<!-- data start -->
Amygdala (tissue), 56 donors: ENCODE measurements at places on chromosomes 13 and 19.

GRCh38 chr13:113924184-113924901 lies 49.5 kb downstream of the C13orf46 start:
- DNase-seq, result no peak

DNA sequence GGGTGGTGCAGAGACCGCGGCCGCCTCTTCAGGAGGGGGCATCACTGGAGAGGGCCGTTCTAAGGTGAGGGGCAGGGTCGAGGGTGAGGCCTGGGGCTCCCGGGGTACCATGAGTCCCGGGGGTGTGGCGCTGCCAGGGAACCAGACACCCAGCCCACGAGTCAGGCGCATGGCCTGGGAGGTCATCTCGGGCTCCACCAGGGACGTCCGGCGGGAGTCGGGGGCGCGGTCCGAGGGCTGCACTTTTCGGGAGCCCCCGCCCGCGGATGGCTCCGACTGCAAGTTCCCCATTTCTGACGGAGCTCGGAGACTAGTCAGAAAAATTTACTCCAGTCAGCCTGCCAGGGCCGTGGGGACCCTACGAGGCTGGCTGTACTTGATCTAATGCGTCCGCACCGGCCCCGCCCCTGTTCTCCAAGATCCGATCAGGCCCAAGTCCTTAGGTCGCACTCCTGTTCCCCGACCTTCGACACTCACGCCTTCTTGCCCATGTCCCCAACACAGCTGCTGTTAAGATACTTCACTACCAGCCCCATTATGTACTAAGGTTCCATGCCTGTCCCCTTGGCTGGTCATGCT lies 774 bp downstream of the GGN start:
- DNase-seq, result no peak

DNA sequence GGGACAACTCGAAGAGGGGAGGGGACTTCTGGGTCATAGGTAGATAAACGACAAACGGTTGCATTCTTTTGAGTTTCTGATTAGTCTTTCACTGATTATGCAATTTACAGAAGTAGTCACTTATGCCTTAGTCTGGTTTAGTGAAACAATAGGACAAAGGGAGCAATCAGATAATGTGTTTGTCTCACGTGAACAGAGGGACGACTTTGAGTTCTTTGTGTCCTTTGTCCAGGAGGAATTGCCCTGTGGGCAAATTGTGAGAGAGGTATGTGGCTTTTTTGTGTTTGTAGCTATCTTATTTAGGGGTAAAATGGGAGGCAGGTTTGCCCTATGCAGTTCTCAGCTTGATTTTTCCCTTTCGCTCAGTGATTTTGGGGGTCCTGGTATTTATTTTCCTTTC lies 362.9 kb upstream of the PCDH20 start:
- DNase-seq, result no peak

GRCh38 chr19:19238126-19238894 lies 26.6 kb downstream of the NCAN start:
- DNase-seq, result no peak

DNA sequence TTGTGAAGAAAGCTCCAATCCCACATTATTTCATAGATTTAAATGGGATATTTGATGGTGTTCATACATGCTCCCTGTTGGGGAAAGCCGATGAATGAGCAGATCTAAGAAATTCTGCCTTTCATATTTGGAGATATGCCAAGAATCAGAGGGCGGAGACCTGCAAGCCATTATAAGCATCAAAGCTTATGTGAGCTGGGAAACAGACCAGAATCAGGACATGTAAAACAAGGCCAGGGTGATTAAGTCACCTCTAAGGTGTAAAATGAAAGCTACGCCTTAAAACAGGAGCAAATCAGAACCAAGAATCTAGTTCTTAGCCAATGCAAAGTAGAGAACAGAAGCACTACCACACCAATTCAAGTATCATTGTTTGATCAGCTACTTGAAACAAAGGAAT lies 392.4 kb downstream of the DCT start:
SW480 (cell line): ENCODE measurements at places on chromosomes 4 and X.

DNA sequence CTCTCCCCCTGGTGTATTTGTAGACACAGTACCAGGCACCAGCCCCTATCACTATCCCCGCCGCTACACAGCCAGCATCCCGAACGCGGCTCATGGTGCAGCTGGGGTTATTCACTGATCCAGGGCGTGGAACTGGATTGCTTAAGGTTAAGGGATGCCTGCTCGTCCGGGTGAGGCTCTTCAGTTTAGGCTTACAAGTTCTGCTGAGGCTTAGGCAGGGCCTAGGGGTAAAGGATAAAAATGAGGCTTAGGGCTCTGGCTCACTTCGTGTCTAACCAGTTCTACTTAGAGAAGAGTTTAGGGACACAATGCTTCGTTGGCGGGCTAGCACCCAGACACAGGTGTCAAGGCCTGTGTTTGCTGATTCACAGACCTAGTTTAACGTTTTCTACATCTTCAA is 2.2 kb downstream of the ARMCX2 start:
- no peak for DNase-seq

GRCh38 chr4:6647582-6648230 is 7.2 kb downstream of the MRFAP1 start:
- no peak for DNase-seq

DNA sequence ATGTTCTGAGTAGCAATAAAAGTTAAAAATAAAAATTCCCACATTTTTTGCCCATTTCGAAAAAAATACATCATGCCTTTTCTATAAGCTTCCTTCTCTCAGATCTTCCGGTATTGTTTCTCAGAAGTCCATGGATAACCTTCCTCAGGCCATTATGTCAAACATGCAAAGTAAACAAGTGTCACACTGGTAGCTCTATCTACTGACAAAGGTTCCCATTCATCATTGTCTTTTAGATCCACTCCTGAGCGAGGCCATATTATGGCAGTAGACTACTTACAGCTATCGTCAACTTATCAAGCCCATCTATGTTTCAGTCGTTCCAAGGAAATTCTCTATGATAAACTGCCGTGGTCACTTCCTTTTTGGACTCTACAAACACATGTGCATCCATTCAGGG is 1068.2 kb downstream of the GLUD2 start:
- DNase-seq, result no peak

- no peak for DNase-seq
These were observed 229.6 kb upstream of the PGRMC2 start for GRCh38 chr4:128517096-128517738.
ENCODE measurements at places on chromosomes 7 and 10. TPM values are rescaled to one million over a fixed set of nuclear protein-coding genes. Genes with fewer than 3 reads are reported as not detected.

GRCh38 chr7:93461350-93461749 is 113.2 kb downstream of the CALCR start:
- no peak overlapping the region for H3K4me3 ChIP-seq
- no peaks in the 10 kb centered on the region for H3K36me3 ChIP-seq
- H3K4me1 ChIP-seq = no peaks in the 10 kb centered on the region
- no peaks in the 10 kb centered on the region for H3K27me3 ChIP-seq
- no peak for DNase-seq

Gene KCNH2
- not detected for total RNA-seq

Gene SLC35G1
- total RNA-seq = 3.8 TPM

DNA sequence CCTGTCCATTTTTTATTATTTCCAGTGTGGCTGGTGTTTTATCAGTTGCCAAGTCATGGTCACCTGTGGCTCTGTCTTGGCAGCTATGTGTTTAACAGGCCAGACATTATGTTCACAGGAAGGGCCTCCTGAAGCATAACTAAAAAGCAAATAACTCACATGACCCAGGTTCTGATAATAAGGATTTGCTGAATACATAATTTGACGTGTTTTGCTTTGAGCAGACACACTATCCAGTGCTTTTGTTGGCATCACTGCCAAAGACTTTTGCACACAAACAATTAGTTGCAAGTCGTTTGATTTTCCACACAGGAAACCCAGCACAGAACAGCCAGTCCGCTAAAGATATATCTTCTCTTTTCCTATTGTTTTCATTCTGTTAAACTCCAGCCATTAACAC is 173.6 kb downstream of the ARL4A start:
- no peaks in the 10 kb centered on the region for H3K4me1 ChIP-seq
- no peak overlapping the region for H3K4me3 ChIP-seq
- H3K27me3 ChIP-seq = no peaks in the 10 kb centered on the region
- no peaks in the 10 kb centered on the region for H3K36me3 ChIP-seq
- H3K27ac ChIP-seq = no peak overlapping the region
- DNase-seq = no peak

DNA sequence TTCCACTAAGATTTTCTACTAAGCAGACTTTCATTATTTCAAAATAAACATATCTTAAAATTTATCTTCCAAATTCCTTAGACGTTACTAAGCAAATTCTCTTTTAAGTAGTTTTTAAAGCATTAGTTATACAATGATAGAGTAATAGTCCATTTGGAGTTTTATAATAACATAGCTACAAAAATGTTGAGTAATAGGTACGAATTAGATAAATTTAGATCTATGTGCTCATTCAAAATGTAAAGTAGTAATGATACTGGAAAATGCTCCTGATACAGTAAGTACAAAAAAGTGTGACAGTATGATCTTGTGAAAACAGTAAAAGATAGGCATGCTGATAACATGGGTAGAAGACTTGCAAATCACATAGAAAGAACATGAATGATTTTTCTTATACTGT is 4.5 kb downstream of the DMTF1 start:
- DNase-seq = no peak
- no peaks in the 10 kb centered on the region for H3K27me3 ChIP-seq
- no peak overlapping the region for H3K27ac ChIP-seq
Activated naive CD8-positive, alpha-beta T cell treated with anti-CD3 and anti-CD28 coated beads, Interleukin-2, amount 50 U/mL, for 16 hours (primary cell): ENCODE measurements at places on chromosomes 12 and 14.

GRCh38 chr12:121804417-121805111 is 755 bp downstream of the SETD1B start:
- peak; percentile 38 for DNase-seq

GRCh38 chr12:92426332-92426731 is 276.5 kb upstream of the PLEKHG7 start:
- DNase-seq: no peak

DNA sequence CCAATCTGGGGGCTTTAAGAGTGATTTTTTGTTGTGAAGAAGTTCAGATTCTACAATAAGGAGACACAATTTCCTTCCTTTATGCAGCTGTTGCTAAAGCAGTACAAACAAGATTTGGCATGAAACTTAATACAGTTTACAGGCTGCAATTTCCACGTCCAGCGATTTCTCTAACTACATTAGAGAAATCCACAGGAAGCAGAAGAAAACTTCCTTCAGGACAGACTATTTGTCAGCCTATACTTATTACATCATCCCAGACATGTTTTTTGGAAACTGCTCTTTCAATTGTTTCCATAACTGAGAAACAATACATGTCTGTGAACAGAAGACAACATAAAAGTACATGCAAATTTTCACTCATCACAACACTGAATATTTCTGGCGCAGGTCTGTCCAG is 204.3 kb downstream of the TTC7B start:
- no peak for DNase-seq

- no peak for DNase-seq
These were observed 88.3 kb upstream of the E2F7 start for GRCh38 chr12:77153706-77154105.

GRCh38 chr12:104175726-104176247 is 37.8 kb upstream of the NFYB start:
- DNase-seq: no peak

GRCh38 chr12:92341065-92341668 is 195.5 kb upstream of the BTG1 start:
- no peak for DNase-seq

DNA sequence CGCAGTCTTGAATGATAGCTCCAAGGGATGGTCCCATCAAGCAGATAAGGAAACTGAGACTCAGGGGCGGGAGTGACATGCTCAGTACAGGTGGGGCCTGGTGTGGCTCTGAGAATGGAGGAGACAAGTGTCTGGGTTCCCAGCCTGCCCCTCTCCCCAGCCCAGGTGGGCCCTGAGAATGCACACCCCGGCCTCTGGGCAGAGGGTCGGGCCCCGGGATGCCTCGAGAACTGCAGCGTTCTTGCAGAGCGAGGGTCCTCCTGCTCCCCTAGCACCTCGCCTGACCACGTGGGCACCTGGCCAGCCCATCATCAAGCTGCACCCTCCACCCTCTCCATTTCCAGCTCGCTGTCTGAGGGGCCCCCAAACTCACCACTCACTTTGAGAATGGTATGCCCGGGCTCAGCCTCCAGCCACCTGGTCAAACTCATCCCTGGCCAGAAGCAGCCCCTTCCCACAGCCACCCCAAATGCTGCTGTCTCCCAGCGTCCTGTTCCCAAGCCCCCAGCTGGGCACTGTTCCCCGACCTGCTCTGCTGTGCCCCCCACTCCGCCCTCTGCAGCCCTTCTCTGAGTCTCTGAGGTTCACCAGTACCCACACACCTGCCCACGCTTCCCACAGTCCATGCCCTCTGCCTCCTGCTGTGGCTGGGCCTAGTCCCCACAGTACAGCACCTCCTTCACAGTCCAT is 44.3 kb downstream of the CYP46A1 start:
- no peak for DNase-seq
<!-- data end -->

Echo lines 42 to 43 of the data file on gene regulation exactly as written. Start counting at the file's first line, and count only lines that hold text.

Activated naive CD8-positive, alpha-beta T cell treated with anti-CD3 and anti-CD28 coated beads, Interleukin-2, amount 50 U/mL, for 16 hours (primary cell): ENCODE measurements at places on chromosomes 12 and 14.

GRCh38 chr12:121804417-121805111 is 755 bp downstream of the SETD1B start: